That is because, like I explained above, caffeine is remarkably stable when exposed to high temperatures during roasting. You would have to absolutely burn the coffee beans and turn them into charcoal for the caffeine substance to be affected. Nobody likes burnt coffee though!
The only difference you are tasting between all these roast levels is the flavour and aroma of your coffee. A light roast would have a mild aroma while a dark roast would have a woody aroma and a smoky flavour.
What is caffeine?
Caffeine is a stimulant drug. It is a psychoactive drug, meaning it changes the way your brain works by increasing activity in the central nervous system. It also increases focus, alertness and wakefulness. Caffeine can be found in coffee, tea, soft drinks, energy drinks and chocolate among other things.
How much caffeine do I need a day?
It varies depending on the individual person but most people get their caffeine from coffee, tea, and soda. For adults, the recommended amount of caffeine is 400-600 milligrams per day.
What is the difference between caffeine and coffee?
Caffeine is a stimulant drug that is consumed in beverages such as coffee and tea. It stimulates the central nervous system to release certain neurotransmitters (dopamine, norepinephrine, serotonin) and blocks adenosine receptors thus affecting brain function.
Coffee, on the other hand, has a higher concentration of chlorogenic acid which converts caffeine into less potent molecules and also contains antioxidants that protect against cell damage.
How can I keep my coffee fresh?
Coffee is a big part of many people's lives these days. Whether it's at the office, at home, or during your morning commute, coffee has become a staple for many. While we're drinking our coffee, we need it to be as fresh as possible since we don't want to feel sick from drinking stale coffee.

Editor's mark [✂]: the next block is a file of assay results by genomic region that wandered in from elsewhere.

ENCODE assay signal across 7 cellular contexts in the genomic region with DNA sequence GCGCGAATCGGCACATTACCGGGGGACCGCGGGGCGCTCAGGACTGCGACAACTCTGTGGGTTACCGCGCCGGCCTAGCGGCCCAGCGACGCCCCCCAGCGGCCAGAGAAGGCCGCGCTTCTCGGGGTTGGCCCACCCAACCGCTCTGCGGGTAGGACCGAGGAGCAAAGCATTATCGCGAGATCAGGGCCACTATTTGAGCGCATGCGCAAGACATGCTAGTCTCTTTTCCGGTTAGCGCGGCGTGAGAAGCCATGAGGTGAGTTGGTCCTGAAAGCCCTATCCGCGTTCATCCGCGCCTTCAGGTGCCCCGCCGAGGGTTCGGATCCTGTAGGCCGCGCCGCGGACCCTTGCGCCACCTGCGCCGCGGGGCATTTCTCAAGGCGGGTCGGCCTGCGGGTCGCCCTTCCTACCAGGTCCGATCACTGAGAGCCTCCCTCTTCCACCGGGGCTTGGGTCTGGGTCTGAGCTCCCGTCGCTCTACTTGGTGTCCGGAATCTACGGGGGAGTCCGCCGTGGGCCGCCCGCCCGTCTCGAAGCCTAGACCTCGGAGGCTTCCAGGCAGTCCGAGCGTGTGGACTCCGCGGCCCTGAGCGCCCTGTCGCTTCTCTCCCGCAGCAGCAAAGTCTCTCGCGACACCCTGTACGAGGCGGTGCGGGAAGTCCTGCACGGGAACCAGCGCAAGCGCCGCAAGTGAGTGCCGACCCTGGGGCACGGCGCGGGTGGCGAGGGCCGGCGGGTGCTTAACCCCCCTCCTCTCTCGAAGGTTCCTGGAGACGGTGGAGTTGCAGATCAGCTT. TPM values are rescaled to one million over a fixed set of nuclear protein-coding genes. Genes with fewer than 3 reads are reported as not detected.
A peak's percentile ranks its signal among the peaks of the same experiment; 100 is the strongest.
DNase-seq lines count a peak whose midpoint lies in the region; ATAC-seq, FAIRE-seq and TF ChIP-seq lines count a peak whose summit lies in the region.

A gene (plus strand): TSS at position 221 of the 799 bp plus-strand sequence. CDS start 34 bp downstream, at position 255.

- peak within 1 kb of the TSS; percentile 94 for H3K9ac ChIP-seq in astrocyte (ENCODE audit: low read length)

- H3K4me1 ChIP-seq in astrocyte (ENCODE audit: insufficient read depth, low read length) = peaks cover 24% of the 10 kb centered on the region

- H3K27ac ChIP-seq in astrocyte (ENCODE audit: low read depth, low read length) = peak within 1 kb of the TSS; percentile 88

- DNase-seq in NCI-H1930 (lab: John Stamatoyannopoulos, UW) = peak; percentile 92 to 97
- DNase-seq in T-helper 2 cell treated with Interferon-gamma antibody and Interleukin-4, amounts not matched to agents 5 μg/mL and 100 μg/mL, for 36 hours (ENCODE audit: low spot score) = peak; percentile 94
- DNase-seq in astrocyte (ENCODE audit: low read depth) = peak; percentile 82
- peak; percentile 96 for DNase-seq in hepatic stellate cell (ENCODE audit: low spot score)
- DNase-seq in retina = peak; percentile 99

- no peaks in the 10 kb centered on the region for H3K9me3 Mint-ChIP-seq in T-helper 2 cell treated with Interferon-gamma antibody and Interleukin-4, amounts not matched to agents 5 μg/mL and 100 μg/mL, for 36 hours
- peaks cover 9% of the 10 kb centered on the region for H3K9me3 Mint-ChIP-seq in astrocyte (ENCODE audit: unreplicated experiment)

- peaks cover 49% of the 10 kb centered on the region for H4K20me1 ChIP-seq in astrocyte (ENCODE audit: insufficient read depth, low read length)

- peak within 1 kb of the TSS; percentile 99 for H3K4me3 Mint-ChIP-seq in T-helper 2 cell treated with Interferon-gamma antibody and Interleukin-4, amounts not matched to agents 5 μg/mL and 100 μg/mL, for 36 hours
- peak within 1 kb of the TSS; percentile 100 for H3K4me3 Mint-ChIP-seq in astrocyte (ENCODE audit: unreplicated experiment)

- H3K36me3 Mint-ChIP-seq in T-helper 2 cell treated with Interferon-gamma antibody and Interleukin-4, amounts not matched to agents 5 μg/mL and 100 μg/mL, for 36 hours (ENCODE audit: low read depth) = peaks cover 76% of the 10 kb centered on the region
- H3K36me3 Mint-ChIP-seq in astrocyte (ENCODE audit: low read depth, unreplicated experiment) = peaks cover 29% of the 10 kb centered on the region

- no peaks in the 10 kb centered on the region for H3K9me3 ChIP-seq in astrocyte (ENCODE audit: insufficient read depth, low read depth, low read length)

When it comes to coffee, you really need to take care of your beans. If the beans are ground in advance they can lose their freshness and taste. You should grind the coffee just before you brew it. And, if after brewing you want to store your coffee in an airtight container, make sure that the container is made of glass or ceramic material and not plastic.
Are There Any Cons of Caffeine?
Caffeine is a stimulant that is found in coffee, tea, soda and other drinks. If you're not careful with caffeine, it can have some negative side effects such as sleeplessness, anxiety and decreased appetite.
The following are some of the cons of caffeine:
- Caffeine can cause insomnia or sleep problems for those who are sensitive to it
- Caffeine can cause you to feel anxious
- Caffeine may cause headaches when consumed in high amounts
So here is your answer! Caffeine in ground coffee does last and for a long time actually. Although, that is definitely not a reason why you should leave your coffee sitting on the cupboard for ages. It’s a pity to end up drinking stale coffee and not be able to enjoy the decadent aroma and flavour of your fresh coffee beans.
I hope this article managed to give a detailed answer to your question and that it has provided a little bit more insight on the world of caffeine and its relation to our body and health. Let me know if you have any questions!